Bob Morris reflects on what the Prime Minister’s recent transgression might tell us about the constitutional status of the UK sovereign.
Speaking recently to a former New York Mayor, Michael Bloomberg – the nearest to Yankee royalty – David Cameron spilled the beans on his own sovereign’s reaction to the Scottish referendum decision to stay in the United Kingdom: ‘She purred down the line’. Does this incident tell us anything about the current state of the British constitution or is it best written off as a trivial prime ministerial gaffe?
For the gaffe view is that the conversation was intended to be entirely private and was picked up by a journalist’s microphone by accident. One might get hoity-toity about whether a relationship of personal confidentiality was transgressed by some immature behaviour. On the other hand, as a Times columnist (Carol Midgley, 27 September) put it ‘indiscretions show politicians at their most human’. David Cameron apologised publicly and vowed to do so personally at his next regular audience with the Queen. Nothing otherwise will eventuate.
Precisely – the incident on the other view illustrates an important, largely unrecognised fact: the UK sovereign has no significant constitutional powers left. The most important – discretion to choose the Prime Minister and the power to grant (and, by implication, withhold) dissolutions of Parliament – have been lost. The first was lost when all political parties adopted internal rules to appoint their own leaders, and post-electoral manoeuvring was rather later made subject to procedures now publicly set out in the Cabinet Manual, which excluded/shielded the sovereign from participation short of recognising the outcome. The second, the power to grant or withhold dissolution, went following 2011 legislation for fixed term Parliaments.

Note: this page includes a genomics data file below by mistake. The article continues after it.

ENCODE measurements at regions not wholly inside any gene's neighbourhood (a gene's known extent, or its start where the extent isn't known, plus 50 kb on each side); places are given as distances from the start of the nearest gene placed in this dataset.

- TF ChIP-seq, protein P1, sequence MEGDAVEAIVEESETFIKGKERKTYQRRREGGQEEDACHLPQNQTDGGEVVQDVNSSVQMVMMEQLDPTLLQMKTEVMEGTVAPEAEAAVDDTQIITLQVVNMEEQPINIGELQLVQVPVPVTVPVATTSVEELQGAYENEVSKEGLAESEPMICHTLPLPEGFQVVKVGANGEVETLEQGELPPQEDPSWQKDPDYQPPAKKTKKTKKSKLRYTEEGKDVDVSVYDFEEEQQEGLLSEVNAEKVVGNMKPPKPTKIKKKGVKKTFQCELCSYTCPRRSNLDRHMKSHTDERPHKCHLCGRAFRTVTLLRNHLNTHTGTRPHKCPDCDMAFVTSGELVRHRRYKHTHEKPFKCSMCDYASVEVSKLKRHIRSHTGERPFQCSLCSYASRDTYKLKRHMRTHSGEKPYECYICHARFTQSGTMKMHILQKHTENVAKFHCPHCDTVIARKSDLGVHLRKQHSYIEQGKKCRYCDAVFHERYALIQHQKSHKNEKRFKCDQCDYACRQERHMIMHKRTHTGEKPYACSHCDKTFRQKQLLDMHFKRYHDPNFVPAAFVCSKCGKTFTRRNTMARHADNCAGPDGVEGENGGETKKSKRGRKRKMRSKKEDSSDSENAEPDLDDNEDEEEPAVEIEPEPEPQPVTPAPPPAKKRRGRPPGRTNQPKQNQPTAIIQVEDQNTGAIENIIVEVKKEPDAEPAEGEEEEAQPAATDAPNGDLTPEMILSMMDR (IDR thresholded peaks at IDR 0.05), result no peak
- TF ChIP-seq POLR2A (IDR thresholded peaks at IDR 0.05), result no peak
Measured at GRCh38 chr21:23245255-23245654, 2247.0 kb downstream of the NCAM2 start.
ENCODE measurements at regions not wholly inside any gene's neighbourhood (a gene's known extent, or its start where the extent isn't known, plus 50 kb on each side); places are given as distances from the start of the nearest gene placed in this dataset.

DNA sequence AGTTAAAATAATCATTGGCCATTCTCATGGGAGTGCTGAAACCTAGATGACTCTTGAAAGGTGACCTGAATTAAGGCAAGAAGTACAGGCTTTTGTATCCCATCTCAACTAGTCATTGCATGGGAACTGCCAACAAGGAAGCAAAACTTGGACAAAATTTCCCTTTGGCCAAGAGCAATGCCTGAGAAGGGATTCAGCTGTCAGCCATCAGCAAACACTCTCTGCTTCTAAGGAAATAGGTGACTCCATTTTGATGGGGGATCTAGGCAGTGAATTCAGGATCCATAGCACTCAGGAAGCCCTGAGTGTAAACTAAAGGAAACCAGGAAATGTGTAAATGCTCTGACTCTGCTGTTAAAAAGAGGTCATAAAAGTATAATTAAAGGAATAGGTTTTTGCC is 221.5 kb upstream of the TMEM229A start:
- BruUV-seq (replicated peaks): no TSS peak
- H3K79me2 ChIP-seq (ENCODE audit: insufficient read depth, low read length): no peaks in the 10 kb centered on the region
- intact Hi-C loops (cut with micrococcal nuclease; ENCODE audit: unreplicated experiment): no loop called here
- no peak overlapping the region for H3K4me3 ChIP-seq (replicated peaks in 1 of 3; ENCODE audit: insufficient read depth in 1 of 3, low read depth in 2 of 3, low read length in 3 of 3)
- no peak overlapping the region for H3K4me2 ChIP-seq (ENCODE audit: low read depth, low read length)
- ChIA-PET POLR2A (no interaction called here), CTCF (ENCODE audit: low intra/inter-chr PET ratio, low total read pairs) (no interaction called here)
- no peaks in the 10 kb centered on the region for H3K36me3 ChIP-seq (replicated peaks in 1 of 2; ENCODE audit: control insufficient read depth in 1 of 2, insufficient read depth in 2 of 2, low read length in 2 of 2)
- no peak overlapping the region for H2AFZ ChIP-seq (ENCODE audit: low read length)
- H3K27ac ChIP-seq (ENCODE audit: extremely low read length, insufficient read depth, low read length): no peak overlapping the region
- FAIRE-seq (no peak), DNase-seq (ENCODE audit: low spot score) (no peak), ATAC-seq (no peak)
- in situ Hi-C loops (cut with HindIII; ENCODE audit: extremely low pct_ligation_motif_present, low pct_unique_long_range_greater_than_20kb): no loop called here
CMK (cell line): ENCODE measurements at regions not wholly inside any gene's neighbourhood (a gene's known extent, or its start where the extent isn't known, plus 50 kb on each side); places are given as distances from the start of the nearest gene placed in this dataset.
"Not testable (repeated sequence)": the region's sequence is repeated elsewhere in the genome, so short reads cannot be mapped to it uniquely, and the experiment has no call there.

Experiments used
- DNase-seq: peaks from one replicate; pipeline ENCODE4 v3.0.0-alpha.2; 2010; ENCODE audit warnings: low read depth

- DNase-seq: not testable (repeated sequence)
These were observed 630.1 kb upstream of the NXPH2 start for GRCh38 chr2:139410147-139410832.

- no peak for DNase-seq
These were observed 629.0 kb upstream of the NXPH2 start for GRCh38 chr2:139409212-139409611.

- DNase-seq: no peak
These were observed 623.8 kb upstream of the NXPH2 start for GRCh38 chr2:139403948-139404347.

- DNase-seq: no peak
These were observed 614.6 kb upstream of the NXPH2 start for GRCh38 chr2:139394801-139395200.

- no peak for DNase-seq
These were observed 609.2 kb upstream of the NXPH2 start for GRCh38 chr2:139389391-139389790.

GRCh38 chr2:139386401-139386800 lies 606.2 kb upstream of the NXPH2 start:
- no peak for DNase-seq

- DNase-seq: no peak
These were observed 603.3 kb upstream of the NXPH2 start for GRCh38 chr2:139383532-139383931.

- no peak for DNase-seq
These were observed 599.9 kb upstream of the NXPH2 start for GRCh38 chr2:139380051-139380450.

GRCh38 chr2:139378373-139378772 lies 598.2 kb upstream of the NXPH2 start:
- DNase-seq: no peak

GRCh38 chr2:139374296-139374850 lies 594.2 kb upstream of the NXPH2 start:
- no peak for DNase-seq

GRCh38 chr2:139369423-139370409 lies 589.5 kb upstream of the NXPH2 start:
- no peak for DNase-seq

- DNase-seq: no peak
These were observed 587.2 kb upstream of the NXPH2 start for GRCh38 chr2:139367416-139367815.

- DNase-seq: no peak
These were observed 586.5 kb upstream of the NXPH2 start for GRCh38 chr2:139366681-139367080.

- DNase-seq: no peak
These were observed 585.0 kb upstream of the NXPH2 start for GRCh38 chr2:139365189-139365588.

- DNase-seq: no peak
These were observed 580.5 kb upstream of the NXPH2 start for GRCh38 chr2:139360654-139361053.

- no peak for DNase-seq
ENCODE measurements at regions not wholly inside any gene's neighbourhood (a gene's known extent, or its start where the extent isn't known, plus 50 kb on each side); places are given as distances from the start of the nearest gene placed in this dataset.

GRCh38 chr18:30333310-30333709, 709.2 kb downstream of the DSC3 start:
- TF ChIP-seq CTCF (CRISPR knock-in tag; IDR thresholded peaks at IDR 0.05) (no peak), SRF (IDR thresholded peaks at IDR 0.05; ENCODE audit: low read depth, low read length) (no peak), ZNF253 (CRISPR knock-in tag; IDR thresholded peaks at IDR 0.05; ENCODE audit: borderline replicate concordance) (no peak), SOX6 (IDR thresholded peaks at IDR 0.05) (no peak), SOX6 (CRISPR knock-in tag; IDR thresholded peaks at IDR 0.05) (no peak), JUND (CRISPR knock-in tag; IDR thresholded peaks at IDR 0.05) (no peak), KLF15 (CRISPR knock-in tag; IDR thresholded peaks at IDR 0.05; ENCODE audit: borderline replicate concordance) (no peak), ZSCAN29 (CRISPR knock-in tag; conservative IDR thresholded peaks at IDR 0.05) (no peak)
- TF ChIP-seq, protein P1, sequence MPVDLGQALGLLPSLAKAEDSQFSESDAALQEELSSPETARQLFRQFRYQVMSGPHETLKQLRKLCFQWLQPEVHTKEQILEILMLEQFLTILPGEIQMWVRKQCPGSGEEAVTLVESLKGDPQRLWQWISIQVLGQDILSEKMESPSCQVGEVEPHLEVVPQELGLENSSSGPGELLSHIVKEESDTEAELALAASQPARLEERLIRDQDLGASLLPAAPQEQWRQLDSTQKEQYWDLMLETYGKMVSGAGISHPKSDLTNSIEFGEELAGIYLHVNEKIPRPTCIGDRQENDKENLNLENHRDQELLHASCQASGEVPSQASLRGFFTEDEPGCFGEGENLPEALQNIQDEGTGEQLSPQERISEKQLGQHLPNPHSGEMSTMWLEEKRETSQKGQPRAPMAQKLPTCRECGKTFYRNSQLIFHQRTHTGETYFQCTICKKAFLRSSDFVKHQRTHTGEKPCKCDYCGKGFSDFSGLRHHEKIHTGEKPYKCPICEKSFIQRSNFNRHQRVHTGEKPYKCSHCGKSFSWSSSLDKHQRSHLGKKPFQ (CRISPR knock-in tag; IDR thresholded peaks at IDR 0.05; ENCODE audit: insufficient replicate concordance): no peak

The latter’s significance for the Palace falls to be judged against the view of a former Queen’s private secretary observing that the dissolution power was one that kept politicians respectful:
The power to grant or deny a dissolution in certain circumstances … adds enormously to the wariness with which British Prime Ministers approach the sovereign. (Sir W. Heseltine, ‘The Fabian Commission on the future of the monarchy’, Constitutional Law and Policy Review, February 2004, 84-92 at pp. 86-7).
No doubt David Cameron’s relationship with the current sovereign remains personally respectful, but does the incident show that constitutional respect has now gone? And, if so, what does this bode for the monarchy in the longer term? And what also for prime ministers no longer obliged to show deference?
In other words, far from his remarks being simply a careless gaffe, was David Cameron in fact making an unconscious statement about current constitutional realities? Discuss.
Dr Bob Morris is a former Home Office career civil servant.At the Unit, Bob has been involved with a variety of interests, particularly FOI. Latterly he has tended to lead on ecclesiastical and royal issues, for example on the Succession to the Crown Act 2013, at the same time contributing to the recent study on Commons Public Bill Committees led by Meg Russell.